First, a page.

The Alamo and the history behind it easily belong among the most iconic historical pieces of Texas and San Antonio history. The Battle of the Alamo in 1836 proved a decisive battle in the Texas Revolution. Though the Battle itself ended in a Mexican victory, word of Mexican general Santa Anna’s cruelness reached Texan settlers and encouraged them to take arms against the army. Following the 13-day battle, the Mexican Army was defeated at San Jacinto a month later on April 21, 1836.
The City of San Antonio is known for many things; The Alamo, The Riverwalk, Fiesta, Six Flags and many more. Of these known titles of the growing city is the World’s largest Virgin Mary Mosaic. The 15 foot mosaic, located on the Westside of San Antonio, was dedicated to the Guadalupe Plaza in 2004, by artist Jesse Trevino. This hidden gem of the city is not only beautiful to look at, but it highlights the rich cultural background of the cultural heritage of those who reside on this particular part of the city.
Vulcan Materials is a mining quarry focused in San Antonio Texas and is the United States’ largest producer of construction aggregates. From humble beginnings as a family company in 1909, Vulcan has since become a massive powerhouse of building materials spanning several continents on the globe. The huge increase of available building materials made consistent construction accessible to both the common man and the large company. Vulcan is among the few quarries that receive near perfect safety checks on all machines, programs, and procedures year-round. Another bonus to Vulcan is that this quarry leads the push on more environmentally friendly mining practices while still maximizing gains.
Woodlawn Lake turned 100 years old in 2018. The lake serves as a place for community events, celebrations, and outdoor fun. Boating was once common at the lake, but now all that remains is the boat ramp and the former boat house.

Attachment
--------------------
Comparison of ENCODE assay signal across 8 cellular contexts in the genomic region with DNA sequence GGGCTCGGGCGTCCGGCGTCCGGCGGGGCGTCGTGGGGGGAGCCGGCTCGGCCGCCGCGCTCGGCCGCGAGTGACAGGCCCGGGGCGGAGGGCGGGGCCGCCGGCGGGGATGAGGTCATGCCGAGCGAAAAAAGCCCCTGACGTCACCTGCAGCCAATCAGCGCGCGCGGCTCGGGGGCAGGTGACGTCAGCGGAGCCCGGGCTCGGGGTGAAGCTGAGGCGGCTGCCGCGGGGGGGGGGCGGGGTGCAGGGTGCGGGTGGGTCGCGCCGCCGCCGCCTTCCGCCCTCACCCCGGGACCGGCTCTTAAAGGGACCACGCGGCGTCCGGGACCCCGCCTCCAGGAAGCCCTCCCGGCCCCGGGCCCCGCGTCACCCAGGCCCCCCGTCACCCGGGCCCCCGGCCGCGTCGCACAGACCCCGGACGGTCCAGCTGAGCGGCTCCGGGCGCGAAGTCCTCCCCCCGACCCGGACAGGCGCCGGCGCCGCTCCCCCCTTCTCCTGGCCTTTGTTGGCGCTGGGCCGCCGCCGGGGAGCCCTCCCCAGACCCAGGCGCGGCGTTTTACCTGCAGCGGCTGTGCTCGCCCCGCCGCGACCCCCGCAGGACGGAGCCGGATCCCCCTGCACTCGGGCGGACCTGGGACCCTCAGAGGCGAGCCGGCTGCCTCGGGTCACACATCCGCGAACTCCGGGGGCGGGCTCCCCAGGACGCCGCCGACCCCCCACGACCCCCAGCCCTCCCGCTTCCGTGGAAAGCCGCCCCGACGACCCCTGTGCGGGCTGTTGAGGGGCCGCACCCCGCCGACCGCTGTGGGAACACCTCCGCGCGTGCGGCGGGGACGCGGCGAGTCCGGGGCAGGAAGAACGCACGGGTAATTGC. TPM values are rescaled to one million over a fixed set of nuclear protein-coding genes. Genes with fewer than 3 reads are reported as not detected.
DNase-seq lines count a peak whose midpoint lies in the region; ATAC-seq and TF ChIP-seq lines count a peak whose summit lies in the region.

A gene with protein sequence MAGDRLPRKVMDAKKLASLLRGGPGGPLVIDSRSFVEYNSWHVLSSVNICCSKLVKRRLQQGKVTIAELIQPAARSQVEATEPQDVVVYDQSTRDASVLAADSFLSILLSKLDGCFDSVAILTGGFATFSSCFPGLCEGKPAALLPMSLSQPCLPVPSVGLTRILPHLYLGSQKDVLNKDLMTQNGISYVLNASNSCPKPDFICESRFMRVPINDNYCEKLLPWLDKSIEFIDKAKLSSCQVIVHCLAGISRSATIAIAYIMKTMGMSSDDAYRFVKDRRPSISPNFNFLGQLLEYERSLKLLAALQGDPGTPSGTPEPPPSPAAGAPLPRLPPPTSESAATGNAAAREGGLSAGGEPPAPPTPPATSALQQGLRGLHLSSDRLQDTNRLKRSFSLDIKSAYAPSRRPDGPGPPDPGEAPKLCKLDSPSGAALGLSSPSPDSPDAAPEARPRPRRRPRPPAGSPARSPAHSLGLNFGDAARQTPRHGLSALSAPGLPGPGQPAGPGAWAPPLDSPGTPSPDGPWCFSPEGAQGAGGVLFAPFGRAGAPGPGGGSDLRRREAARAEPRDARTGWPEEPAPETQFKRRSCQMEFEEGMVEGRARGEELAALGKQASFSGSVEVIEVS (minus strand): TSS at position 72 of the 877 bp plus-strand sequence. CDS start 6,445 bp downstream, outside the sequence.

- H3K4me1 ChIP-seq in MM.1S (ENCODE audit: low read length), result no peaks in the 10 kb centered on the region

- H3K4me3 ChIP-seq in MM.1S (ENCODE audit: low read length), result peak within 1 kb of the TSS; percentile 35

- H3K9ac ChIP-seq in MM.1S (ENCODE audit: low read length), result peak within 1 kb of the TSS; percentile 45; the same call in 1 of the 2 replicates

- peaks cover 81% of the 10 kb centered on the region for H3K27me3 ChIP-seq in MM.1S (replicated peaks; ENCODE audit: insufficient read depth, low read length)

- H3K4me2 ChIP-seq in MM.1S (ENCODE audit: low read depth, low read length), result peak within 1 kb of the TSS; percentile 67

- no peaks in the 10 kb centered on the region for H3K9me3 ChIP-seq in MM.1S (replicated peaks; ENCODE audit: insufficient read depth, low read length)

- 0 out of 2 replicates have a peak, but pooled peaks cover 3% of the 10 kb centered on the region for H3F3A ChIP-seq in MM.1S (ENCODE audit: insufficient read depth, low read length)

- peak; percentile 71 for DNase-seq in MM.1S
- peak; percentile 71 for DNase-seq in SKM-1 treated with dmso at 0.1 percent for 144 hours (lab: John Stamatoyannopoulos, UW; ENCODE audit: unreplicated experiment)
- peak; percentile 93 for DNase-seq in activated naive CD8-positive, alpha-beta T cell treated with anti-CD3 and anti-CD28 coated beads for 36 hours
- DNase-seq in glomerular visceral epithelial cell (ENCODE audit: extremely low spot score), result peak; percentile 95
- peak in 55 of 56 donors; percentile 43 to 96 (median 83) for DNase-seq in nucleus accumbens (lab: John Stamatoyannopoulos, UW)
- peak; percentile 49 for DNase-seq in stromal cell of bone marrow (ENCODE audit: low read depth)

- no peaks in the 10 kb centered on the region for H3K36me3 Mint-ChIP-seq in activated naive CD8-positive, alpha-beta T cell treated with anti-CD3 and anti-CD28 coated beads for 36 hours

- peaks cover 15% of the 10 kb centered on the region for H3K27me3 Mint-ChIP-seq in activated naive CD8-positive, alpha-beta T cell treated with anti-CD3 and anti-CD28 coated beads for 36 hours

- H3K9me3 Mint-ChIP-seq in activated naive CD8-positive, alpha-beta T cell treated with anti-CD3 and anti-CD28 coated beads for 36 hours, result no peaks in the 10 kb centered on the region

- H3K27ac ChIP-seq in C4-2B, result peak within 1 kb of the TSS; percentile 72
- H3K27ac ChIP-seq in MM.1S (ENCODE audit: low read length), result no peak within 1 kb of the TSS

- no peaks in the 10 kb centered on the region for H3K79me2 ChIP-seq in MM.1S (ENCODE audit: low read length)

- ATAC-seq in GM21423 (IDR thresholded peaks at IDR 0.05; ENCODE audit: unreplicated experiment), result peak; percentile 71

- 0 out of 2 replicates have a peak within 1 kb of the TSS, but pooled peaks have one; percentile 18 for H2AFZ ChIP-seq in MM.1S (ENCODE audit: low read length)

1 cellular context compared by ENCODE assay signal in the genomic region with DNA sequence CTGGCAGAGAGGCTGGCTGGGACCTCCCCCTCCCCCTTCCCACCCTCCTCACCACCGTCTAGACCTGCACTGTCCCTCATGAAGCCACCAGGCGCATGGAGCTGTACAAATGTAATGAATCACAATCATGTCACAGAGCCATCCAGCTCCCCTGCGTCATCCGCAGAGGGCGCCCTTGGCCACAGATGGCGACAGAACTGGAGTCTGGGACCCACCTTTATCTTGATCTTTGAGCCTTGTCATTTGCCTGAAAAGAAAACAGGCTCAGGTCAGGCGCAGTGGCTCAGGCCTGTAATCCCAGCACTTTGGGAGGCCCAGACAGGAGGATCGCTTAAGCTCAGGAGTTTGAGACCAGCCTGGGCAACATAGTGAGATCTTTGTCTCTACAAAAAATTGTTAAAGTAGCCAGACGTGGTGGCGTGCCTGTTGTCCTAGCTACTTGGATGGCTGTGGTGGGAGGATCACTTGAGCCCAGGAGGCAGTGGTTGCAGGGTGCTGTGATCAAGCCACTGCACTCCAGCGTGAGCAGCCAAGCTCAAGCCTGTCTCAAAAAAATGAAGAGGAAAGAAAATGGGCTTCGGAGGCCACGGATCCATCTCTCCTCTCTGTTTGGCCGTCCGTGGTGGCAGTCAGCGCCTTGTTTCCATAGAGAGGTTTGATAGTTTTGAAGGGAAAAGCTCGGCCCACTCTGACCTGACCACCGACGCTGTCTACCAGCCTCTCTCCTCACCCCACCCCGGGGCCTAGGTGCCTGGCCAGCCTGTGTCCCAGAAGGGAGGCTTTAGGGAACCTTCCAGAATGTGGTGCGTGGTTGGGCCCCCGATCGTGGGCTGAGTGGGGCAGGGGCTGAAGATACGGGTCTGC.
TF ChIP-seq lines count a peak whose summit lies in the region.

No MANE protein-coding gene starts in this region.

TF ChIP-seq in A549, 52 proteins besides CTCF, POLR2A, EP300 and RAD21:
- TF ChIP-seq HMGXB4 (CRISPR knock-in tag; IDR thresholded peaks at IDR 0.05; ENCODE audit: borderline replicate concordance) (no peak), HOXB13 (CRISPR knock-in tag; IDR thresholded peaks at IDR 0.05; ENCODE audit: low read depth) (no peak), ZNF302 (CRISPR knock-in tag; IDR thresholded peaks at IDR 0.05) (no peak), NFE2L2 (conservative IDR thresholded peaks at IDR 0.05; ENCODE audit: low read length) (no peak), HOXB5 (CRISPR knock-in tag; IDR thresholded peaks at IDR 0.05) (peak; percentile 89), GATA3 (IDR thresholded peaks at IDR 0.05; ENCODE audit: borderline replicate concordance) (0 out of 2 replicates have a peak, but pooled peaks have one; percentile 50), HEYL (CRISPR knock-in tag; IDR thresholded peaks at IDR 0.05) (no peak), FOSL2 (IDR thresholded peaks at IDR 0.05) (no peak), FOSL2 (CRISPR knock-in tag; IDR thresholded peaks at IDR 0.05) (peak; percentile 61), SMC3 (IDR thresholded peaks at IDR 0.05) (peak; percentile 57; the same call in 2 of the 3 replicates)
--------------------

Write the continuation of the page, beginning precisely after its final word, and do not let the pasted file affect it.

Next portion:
It impresses me that Woodlawn lake changes to keep up with the needs of the community. Recently the city has focused on health and an exercise station was added to the main trial around the lake and a dog park was built at the casting pond.
Lingering around the lion exhibit, visitors to the San Antonio Zoo might spot a plaque reading “Works Progress Administration 1935-1937.” The Works Progress Administration (WPA) was a New Deal Program developed to reduce the unemployment rate during the Great Depression. The WPA built this section of the San Antonio Zoo.
This surprised me because it took something from a textbook and made it interesting. I have passed this plaque on countless trips and never noticed it before. Until seeing it, I was unaware New Deal programs built anything, let alone zoo enclosures.
The bell tower at St. Mary’s University, located in San Antonio, is the focal point of the school and its illustrious history. The 100-foot tower was dedicated for St. Mary’s alumnus, Charles T. Barrett, whose vision of the tower was to bring together the St. Mary’s community.
The St. Mary’s bell tower is at the center of St. Mary’s where it is on full display. It is one of the most notable aspects of the campus. It brings out a sense of pride to the students, faculty, and alumni because it displays the overall beauty of St. Mary’s University.